The following post takes a look at this projected strong growth in indoor agriculture, investigates the possible reasons why, and the implications for the industry and our food system as a whole moving forward.
Click to read below.
According to Newbean Capital and Local Roots, the indoor agriculture industry is poised for massive growth. Here's a snapshot:
- Today's market size is $0.5 bn
- The potential addressable market tops $9.0 bn. (That's a pretty conservative estimate according to Nicola Kerslake, the founder of Newbean Capital).
- There are currently 15 large indoor ag. farms operating in the US with another 30 being built.
- Should indoor ag. grow to its full potential its annual revenue will be 4x larger than medical marijuna
Reasons for Growth:
Technology - The technological advances in hydroponics are innumerable since its beginnings in the 20th century. First growers have developed new techniques that allow them to grow plants faster, such as NFT and aeroponics. Second, both the capital and operational expenses has come down with the falling prices of important technology such as grow lights, LEDs, pumps, and monitoring equipment (shoutout to ourselves!). Third, the science behind dosing has become significantly more precise, allowing farmers to accelerate growth and enhance flavor profiles.
Expertise - Piggy-backing off of technology, the number of people in hydroponics who can call themselves experienced growers is rising. Colleges and universities around the country are installing hydroponic systems in their greenhouses at the same time as the rise of medical marijuana has led to many becoming master gardeners in more informal settings. All of this combined with research institutions investing more resources in advancing hydroponic growing techniques and the advancements of innovate companies, like those in Holland, has led to a boom in growers. The demand still far outweighs the supply, but it's catching up.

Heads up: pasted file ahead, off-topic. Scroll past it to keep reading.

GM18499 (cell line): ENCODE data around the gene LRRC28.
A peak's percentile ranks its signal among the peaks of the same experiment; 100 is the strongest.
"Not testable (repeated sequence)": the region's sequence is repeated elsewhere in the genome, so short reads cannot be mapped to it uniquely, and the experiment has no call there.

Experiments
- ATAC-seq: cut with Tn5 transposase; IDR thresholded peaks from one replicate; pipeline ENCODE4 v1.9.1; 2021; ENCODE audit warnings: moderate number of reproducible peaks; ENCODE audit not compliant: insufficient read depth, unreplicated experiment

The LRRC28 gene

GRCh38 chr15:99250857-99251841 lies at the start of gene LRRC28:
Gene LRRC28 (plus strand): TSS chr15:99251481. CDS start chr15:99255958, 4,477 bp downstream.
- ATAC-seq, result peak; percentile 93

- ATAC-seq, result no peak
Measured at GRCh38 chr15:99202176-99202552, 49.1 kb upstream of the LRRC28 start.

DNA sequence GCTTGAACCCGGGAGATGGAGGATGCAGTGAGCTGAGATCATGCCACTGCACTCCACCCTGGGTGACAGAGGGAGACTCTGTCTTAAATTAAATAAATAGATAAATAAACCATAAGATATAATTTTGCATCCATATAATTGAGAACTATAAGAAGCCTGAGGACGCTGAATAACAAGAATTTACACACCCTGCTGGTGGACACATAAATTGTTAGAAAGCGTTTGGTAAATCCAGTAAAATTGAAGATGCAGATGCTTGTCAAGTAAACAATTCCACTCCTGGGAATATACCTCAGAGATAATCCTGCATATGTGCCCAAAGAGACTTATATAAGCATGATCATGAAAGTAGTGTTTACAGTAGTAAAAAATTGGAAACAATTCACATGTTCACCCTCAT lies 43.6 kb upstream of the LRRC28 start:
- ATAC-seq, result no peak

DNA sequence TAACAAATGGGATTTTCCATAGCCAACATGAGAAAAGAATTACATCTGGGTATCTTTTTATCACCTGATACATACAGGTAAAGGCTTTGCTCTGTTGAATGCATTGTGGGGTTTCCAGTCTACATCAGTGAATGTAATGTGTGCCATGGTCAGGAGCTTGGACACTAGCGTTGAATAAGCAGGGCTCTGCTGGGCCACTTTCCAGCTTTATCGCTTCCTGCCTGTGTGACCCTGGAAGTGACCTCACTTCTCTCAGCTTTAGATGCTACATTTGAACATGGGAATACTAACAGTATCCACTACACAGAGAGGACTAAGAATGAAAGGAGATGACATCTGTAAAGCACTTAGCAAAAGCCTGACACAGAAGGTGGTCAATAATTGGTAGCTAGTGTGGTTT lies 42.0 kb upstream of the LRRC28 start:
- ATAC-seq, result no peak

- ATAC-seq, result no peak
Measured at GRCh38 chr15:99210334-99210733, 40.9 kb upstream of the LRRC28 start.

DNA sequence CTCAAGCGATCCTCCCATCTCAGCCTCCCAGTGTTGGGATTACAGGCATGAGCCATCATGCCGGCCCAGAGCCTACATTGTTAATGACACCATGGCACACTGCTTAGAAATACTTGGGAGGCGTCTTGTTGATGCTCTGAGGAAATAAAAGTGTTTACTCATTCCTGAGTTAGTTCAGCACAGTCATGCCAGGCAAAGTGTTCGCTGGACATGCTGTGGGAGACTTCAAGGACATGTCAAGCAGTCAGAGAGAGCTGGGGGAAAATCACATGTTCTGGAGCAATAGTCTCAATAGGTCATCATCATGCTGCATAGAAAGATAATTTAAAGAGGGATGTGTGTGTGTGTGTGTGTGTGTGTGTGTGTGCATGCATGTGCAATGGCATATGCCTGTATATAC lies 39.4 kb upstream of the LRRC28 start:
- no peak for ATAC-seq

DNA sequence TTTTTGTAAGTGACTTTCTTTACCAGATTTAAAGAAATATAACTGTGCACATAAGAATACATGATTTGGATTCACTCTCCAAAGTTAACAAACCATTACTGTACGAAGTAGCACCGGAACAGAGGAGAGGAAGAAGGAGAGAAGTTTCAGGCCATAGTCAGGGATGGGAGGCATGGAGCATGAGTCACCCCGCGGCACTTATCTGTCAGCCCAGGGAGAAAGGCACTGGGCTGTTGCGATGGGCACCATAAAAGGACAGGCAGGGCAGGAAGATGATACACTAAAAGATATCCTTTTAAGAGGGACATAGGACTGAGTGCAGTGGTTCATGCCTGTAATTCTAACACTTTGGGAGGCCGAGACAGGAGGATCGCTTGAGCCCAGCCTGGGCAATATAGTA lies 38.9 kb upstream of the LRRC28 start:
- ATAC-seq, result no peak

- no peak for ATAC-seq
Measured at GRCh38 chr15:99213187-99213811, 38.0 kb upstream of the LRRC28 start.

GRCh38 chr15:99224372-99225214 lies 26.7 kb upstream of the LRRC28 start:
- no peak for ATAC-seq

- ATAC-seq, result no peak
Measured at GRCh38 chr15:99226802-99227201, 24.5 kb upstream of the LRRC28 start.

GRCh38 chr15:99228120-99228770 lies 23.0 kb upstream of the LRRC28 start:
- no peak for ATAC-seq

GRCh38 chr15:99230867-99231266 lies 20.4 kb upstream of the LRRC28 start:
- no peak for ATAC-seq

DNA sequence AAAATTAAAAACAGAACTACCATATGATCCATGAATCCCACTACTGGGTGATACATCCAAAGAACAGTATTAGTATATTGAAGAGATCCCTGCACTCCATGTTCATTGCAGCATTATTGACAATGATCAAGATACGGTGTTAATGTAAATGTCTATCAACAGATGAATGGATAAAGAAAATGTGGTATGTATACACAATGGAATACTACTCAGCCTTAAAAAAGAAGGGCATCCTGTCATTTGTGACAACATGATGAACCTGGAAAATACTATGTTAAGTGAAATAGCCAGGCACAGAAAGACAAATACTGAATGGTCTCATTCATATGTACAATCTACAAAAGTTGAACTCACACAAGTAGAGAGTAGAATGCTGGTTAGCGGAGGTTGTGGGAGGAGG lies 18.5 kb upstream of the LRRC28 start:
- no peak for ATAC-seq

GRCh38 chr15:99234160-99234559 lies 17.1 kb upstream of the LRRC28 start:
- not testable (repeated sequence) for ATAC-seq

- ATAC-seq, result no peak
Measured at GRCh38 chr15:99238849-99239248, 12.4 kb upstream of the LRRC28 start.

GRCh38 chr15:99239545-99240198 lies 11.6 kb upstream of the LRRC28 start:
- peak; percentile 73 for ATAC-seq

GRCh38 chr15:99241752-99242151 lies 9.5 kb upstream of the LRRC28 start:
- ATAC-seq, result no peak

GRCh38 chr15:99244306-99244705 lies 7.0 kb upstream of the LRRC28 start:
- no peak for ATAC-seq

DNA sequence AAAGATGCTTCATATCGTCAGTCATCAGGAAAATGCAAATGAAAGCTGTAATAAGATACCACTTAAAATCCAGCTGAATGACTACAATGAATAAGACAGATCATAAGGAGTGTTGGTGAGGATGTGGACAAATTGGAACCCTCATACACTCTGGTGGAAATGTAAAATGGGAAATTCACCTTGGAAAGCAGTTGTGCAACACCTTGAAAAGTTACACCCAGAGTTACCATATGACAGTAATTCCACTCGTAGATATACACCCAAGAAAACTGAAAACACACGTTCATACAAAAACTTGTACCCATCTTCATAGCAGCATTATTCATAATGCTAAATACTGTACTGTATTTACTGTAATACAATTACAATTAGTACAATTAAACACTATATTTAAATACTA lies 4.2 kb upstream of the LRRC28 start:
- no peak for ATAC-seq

Capital - If you've been in hydroponics for many years, this must be refreshing. The capital markets are waking up to the potential in all forms of US hydroponics, both food and marijuana. VC firms are specializing solely on hydroponics, such as NewBean, and there are an increasing number of angel investors who have either done very well in the industry and want to reinvest or like to invest in ventures that help build a sustainable future. We can reasonably expect that as indoor ag grows, the level of capital interest will rise right along with it.
Consumer Demand - The slow food movement has been a blessing for hydroponic growers. In the 1990's and early 2000's farms continued to consolidate in response to consumer demands for lower prices. This led to cheaper, but less tasty and nutritious food that often traveled over a thousand miles to reach your plate. When consumers can taste the difference, between 'cheap as possible' and properly grown produce, they will pay a premium. As such, we are seeing hydroponic farmers branch out from their niche of specialty crops and providing fresh, local leafy-greens to snow-locked cities in the middle of winter to competing toe-to-toe with big Ag.
Implications for the Future:
Are hydroponics and indoor agriculture the silver bullet to this looming problem? No, but they will play a key role as the part of that solution, and it's good to see that this industry is not waiting until the issue grows truly dire.